Depression and anxiety in Holocaust survivors / by Roland Rozen
Includes bibliographical references (p. 106-112)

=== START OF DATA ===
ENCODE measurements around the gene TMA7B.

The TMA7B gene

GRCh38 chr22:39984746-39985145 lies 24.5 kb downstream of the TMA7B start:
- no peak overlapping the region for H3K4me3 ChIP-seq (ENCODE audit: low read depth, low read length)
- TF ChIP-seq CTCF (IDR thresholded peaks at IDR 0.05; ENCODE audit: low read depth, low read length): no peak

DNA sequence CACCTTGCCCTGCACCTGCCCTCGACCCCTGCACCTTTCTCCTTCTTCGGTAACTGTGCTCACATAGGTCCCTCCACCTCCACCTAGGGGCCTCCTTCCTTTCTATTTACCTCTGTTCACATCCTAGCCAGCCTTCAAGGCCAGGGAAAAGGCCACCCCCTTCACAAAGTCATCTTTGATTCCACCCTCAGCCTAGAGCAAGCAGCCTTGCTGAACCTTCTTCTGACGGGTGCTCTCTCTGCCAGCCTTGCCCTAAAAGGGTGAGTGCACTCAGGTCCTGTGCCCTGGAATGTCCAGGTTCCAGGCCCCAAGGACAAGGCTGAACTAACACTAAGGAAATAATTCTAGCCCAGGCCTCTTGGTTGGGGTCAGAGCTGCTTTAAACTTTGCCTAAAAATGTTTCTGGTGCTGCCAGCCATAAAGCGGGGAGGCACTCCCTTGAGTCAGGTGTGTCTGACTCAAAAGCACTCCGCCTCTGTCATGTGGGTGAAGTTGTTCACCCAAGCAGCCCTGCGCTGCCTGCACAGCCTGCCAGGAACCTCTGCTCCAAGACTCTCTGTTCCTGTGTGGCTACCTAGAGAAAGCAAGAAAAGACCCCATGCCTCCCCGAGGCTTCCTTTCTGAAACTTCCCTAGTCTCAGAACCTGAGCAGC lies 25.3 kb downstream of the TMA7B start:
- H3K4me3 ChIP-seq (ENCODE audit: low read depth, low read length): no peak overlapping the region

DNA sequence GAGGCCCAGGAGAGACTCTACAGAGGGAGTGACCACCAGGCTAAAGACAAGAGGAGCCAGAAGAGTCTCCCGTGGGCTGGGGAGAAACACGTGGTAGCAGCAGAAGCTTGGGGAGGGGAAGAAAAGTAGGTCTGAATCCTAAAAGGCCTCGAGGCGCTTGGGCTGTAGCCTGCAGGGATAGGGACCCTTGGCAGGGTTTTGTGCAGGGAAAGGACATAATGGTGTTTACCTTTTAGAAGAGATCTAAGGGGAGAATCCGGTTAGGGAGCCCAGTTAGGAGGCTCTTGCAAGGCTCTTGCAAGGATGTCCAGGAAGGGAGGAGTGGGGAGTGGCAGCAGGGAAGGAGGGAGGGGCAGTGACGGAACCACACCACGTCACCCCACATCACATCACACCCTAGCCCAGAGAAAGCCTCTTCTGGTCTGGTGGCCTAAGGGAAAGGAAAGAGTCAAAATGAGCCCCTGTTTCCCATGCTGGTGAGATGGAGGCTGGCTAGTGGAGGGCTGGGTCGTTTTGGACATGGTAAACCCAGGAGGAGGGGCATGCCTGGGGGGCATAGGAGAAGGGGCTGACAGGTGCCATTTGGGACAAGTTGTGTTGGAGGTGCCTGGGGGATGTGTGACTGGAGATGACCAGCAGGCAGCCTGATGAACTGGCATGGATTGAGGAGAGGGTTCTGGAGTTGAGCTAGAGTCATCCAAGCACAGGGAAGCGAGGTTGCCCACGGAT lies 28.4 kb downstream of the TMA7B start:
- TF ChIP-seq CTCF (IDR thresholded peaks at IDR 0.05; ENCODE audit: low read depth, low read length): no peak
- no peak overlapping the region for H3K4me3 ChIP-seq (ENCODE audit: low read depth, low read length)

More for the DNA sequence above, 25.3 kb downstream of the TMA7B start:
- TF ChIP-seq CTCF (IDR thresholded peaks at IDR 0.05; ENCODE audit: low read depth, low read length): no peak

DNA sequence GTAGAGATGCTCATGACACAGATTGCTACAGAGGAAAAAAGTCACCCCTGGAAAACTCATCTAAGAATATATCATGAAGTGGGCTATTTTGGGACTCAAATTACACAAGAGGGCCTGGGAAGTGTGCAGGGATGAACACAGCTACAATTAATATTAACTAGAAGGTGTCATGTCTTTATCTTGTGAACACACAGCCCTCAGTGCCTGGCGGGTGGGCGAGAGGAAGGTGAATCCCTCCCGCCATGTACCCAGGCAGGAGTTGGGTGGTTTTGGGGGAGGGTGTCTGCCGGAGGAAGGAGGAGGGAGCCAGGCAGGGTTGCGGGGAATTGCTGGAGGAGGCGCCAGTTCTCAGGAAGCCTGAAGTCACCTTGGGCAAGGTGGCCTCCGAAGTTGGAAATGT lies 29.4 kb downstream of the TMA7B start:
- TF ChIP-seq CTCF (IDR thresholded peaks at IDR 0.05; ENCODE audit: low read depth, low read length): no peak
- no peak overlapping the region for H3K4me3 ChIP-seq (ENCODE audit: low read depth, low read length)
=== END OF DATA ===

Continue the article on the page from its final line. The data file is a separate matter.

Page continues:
During World War II, nearly six million European Jews were murdered by the Nazis. Those who have survived this "Holocaust" have been reported by many investigators to be suffering from a "survivor syndrome" persisting even many years post-liberation. This syndrome has been characterized by numerous affective, cognitive, and somatic symptoms, with depression and anxiety being the most commonly reported. The present study posited that these survivors, whether they were confined or hidden, would suffer from significant levels of both depression and anxiety. Most previous research on Holocaust survivors has focused on concentration camp survivors to the neglect of those who survived by remaining on the run. This study addressed concentration camp (Captured group) and on the run (Hidden group) survivors and generated hypotheses which predicted that the two groups would not differ in the degree of depression and of anxiety. The subjects were 100 Holocaust survivors which included 25 male and 28 female Captured survivors, and 18 male and 29 female Hidden survivors. The Beck Depression Inventory (BDI) was used to assess depression and Spielberger's State-Trait Anxiety Inventory-Trait Form Y (STAI) was used to measure anxiety. The BDI data raw scores were converted to two categories (no depression/depression). The proportion of the subjects from the study's two groups which fell into each category was compared via arcsine transformations and the application of normal curve tests. The STAI data was analyzed by converting the raw scores into two categories (no anxiety/anxiety). The proportion of the subjects from the study's two groups which fell into each category was compared via arcsine transformations and the application of normal curve tests. To compare Captured with Hidden survivors, t-tests were applied to both BDI and STAI scores. Statistical analysis failed to confirm the hypothesis that there were significant levels of depression and anxiety within the groups. However, the hypotheses which predicted no significant difference between Captured and Hidden survivors were confirmed. Methodological problems, gender differences and recommendations for future research are discussed.
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